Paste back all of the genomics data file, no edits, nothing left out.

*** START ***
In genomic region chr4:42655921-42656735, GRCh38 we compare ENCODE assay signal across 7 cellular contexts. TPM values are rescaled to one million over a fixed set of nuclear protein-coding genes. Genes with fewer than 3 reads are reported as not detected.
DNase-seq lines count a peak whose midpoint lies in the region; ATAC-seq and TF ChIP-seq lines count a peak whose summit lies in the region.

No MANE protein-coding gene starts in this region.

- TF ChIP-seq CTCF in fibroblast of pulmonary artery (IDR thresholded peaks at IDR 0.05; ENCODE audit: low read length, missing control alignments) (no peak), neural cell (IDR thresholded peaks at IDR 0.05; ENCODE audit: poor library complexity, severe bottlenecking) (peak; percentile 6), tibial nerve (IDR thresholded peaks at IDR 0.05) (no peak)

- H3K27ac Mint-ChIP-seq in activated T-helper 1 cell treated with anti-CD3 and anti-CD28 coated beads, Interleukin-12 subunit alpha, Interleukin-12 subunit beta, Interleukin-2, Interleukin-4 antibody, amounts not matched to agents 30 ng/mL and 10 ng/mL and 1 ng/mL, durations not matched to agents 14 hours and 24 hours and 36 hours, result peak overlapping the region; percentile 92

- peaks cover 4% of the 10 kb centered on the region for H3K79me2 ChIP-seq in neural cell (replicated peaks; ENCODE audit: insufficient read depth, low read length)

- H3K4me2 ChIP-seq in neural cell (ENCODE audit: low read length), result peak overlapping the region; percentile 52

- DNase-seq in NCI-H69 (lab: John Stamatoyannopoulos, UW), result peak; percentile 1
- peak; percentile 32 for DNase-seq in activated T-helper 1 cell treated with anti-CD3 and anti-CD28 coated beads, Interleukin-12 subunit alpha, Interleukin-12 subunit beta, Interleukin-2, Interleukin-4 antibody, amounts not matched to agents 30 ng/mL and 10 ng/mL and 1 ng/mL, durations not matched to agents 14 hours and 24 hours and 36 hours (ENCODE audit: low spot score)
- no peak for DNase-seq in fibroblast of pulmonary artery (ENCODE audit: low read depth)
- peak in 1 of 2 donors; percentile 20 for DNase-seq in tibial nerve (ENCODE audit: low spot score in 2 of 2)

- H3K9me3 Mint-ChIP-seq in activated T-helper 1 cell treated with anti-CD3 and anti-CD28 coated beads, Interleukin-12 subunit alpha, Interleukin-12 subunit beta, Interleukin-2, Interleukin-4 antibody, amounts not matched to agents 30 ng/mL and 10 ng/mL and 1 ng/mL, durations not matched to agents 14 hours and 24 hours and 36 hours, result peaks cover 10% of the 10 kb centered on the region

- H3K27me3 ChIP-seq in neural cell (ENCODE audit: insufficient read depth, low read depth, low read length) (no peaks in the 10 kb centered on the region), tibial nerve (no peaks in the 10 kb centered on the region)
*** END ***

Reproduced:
In genomic region chr4:42655921-42656735, GRCh38 we compare ENCODE assay signal across 7 cellular contexts. TPM values are rescaled to one million over a fixed set of nuclear protein-coding genes. Genes with fewer than 3 reads are reported as not detected.
DNase-seq lines count a peak whose midpoint lies in the region; ATAC-seq and TF ChIP-seq lines count a peak whose summit lies in the region.

No MANE protein-coding gene starts in this region.

- TF ChIP-seq CTCF in fibroblast of pulmonary artery (IDR thresholded peaks at IDR 0.05; ENCODE audit: low read length, missing control alignments) (no peak), neural cell (IDR thresholded peaks at IDR 0.05; ENCODE audit: poor library complexity, severe bottlenecking) (peak; percentile 6), tibial nerve (IDR thresholded peaks at IDR 0.05) (no peak)

- H3K27ac Mint-ChIP-seq in activated T-helper 1 cell treated with anti-CD3 and anti-CD28 coated beads, Interleukin-12 subunit alpha, Interleukin-12 subunit beta, Interleukin-2, Interleukin-4 antibody, amounts not matched to agents 30 ng/mL and 10 ng/mL and 1 ng/mL, durations not matched to agents 14 hours and 24 hours and 36 hours, result peak overlapping the region; percentile 92

- peaks cover 4% of the 10 kb centered on the region for H3K79me2 ChIP-seq in neural cell (replicated peaks; ENCODE audit: insufficient read depth, low read length)

- H3K4me2 ChIP-seq in neural cell (ENCODE audit: low read length), result peak overlapping the region; percentile 52

- DNase-seq in NCI-H69 (lab: John Stamatoyannopoulos, UW), result peak; percentile 1
- peak; percentile 32 for DNase-seq in activated T-helper 1 cell treated with anti-CD3 and anti-CD28 coated beads, Interleukin-12 subunit alpha, Interleukin-12 subunit beta, Interleukin-2, Interleukin-4 antibody, amounts not matched to agents 30 ng/mL and 10 ng/mL and 1 ng/mL, durations not matched to agents 14 hours and 24 hours and 36 hours (ENCODE audit: low spot score)
- no peak for DNase-seq in fibroblast of pulmonary artery (ENCODE audit: low read depth)
- peak in 1 of 2 donors; percentile 20 for DNase-seq in tibial nerve (ENCODE audit: low spot score in 2 of 2)

- H3K9me3 Mint-ChIP-seq in activated T-helper 1 cell treated with anti-CD3 and anti-CD28 coated beads, Interleukin-12 subunit alpha, Interleukin-12 subunit beta, Interleukin-2, Interleukin-4 antibody, amounts not matched to agents 30 ng/mL and 10 ng/mL and 1 ng/mL, durations not matched to agents 14 hours and 24 hours and 36 hours, result peaks cover 10% of the 10 kb centered on the region

- H3K27me3 ChIP-seq in neural cell (ENCODE audit: insufficient read depth, low read depth, low read length) (no peaks in the 10 kb centered on the region), tibial nerve (no peaks in the 10 kb centered on the region)